2009 Analysis: Gary Sheffield
Entering the 2009 season, the Mets were one slugger short of a championship lineup. They didn’t bother acquiring one during the winter because Daniel Murphy was going to hit like Wade Boggs and the Fernando Tatis – Ryan Church in right field was going to be the best seen in Flushing since the days of Ron Swoboda and Art Shamsky.
But when Gary Sheffield was released outright by the Detroit Tigers, the Mets snapped him up — much to the chagrin of nearly every fan, blogger, radio personality, journalist, and pundit within earshot of Citi Field (note I said “nearly“).
After all, Gary Sheffield was a loafing, selfish, evil, degenerate senior citizen who was going to cause a major disruption in the delicate Mets’ clubhouse and poison the minds of the precocious young ballplayers. There were also fears that he would steal everyone’s wallets, molest the players’ wives, put a cap in David Wright’s head, eat the Wilpons’ babies, and otherwise completely disgrace the Mets’
brand image — all while confined to a body cast and wheelchair resulting from his first attempt to walk up the dugout steps and onto the field.
As it turned out, Sheffield was a model citizen, perfect teammate, productive player, and didn’t pull a gun on anyone for five months! He was the only power threat in the lineup from May through August, and played through injuries while others dropped from the roster like flies.
Then he made the egregious gesture of discussing a contract extension.
His overture was flatly denied by the Mets front office, who preferred to table the discussion until a later date — maybe sometime in November (or maybe the way it spilled out of Omar Minaya’s mouth it sounded like “sometime in never”). Sheffield, being an emotional human being, was upset with that decision, and had the bad luck of being seen by a member of the press (or someone who leaked the tantrum to the press) while in that ill mood. Almost immediately, the Sheffield detractors came out of the woodwork, only too happy to jump on the “Sheffield is the devil” bandwagon and beat the drum that had been kept within arm’s length of their keyboards and microphones for the previous five months. The “I told you so’s” that came pouring out were pathetic, as the shock jocks and columnists completely dismissed the contribution and otherwise stellar behavior exhibited by Sheffield in a Met uniform.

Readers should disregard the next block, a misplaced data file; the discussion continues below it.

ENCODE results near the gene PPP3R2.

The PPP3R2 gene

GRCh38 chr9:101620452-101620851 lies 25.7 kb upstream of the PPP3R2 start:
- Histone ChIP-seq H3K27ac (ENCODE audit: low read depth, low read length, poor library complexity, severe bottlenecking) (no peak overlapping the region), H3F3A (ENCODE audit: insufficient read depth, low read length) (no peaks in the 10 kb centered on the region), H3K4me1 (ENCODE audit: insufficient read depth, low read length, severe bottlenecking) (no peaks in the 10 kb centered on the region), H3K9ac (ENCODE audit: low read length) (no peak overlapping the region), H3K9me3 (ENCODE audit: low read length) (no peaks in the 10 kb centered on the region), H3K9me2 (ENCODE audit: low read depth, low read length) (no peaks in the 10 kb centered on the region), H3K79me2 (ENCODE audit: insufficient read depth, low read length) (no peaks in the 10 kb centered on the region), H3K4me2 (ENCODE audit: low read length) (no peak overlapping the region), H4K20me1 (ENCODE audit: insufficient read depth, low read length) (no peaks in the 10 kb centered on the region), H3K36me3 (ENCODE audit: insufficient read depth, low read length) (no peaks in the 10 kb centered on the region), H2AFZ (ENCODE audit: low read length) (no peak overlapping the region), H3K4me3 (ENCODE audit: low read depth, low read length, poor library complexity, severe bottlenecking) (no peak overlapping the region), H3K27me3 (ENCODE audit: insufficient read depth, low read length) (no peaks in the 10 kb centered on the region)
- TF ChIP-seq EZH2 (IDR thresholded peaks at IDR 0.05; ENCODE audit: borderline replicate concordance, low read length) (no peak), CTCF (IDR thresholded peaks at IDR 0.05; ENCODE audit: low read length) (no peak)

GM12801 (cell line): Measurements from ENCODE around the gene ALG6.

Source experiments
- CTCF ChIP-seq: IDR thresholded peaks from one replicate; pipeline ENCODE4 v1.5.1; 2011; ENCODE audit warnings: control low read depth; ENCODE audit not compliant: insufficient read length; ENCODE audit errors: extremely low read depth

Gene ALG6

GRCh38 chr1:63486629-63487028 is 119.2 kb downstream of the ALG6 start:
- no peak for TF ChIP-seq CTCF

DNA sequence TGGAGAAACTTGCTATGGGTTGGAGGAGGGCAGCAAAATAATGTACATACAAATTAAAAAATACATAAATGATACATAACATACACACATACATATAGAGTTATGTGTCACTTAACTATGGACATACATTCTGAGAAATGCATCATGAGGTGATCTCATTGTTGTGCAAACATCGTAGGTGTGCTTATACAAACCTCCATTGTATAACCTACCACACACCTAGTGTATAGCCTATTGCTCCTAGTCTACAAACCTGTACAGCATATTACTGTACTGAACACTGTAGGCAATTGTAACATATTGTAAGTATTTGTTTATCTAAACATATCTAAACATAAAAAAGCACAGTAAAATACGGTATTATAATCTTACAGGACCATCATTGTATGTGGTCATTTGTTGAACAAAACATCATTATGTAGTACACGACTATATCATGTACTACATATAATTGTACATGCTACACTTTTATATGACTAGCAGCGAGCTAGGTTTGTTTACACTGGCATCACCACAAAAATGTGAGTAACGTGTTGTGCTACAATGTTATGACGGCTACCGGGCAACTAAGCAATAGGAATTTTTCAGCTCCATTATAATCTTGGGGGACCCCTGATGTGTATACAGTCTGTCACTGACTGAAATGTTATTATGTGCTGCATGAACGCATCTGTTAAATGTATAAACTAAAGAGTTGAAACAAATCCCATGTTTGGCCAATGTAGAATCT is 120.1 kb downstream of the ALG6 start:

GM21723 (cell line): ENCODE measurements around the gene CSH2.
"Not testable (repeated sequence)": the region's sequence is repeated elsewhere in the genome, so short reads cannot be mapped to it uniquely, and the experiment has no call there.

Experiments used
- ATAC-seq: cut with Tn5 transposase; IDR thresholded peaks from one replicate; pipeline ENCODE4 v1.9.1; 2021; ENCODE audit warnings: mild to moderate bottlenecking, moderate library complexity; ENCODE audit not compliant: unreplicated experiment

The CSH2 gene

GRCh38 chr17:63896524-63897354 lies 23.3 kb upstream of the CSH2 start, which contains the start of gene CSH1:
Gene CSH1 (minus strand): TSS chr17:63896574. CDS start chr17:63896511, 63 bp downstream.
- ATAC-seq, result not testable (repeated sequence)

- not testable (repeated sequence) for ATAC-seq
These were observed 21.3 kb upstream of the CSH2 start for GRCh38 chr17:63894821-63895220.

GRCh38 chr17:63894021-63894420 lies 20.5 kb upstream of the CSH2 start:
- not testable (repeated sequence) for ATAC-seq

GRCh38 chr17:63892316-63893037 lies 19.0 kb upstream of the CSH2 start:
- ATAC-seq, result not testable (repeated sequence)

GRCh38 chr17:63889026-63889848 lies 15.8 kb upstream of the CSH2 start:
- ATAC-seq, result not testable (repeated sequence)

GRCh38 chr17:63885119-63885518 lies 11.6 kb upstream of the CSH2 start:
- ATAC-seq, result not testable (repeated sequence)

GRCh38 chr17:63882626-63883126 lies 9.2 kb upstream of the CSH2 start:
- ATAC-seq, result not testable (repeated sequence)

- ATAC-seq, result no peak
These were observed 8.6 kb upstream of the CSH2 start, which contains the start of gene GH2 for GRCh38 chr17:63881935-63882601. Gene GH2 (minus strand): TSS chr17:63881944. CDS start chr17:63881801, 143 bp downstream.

(BTW, good luck to the Mets in finding players who WANT to play in Flushing circus next year.)
After “the incident”, we didn’t see much of Sheff. Suddenly the nagging leg and back issues were keeping him on the bench. The Mets need to take “extended looks” at people like Cory Sullivan and Fernando Tatis. In a few weeks, he faded from memory.
Which is too bad. The vanishing of Sheffield in September surely was a combination of the disagreement between Mets management and Sheffield, and Sheff’s physical ailments. But he did prove, through it all, that he could still hit. It’s doubtful he’ll ever again be an everyday player, but the bat speed is there, and the behavioral problems are an overblown fallacy. If Sheff wants to play in 2010, he will, and he’ll be productive. Not the superstar he once was, but productive.
The shame of it is, just before “the incident”, Sheffield received a custom-made first baseman’s glove (as part of an endorsement deal). He knew the outfield was getting to be too much for his old bones, and that Daniel Murphy would need a platoon partner. But since he never had the chance to show what he could do at the position, we’ll never know if he and Murphy would’ve been a good tandem.
Of course, if the Mets acquire a big-time first baseman and/or send Murphy packing, this point is moot. In fact, the whole argument is moot because “the incident” effectively eliminated Sheff’s tenure as a Met.
For five months though, Gary Sheffield was fun to watch and a big reason the Mets had any hope at all.